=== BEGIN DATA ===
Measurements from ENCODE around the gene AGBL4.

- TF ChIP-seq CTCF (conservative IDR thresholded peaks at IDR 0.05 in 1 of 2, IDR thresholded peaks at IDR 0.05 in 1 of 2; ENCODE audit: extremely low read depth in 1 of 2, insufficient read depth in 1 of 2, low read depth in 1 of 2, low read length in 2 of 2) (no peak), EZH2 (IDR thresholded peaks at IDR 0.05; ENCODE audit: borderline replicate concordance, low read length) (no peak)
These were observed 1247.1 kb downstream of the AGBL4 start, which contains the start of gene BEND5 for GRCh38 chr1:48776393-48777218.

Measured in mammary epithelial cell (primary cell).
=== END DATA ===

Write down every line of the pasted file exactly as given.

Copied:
Measurements from ENCODE around the gene AGBL4.

- TF ChIP-seq CTCF (conservative IDR thresholded peaks at IDR 0.05 in 1 of 2, IDR thresholded peaks at IDR 0.05 in 1 of 2; ENCODE audit: extremely low read depth in 1 of 2, insufficient read depth in 1 of 2, low read depth in 1 of 2, low read length in 2 of 2) (no peak), EZH2 (IDR thresholded peaks at IDR 0.05; ENCODE audit: borderline replicate concordance, low read length) (no peak)
These were observed 1247.1 kb downstream of the AGBL4 start, which contains the start of gene BEND5 for GRCh38 chr1:48776393-48777218.

Measured in mammary epithelial cell (primary cell).